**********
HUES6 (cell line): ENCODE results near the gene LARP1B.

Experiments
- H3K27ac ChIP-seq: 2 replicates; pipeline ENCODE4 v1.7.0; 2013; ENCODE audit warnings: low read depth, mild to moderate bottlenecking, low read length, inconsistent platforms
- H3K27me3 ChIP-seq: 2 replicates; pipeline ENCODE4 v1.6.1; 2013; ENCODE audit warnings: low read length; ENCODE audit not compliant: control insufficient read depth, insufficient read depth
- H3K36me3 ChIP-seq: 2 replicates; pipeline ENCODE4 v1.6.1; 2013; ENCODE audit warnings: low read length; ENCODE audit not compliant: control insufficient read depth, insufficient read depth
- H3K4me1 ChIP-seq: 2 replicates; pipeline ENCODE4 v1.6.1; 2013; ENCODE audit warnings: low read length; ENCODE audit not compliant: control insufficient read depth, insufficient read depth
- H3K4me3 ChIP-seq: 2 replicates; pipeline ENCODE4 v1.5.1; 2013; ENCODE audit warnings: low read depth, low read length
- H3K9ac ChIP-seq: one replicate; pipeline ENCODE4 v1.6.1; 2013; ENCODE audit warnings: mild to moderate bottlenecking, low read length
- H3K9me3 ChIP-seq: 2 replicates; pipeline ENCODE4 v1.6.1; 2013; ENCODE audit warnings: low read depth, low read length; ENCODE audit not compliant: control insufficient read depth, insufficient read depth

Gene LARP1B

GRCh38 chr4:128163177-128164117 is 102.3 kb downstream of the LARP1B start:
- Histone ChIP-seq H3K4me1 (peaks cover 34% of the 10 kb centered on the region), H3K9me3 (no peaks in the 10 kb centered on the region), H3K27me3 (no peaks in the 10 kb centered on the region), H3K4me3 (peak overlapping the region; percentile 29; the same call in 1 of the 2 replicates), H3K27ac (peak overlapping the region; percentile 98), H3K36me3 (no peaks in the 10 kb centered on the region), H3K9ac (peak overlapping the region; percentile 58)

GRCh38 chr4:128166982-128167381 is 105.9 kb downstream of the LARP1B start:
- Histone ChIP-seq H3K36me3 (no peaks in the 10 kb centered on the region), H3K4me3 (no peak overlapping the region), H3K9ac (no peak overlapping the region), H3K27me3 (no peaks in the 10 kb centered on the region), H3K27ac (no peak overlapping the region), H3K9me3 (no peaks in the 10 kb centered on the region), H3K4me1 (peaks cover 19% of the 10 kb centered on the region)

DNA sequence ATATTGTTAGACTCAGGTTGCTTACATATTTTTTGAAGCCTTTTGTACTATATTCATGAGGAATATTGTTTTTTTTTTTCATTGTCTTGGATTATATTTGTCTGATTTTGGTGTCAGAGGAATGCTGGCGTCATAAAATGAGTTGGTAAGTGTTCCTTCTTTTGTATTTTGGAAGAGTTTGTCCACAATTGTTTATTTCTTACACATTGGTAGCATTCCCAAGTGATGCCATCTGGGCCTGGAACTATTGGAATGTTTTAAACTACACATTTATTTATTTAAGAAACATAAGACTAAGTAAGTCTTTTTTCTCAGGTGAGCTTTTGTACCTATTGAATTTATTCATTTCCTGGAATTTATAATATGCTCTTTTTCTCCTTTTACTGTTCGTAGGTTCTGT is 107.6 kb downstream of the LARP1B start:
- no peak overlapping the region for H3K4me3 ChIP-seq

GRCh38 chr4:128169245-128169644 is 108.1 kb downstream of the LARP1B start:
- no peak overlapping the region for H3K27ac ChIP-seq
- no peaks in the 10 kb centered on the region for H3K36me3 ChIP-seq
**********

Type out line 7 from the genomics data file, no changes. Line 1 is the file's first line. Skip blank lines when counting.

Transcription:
- H3K4me3 ChIP-seq: 2 replicates; pipeline ENCODE4 v1.5.1; 2013; ENCODE audit warnings: low read depth, low read length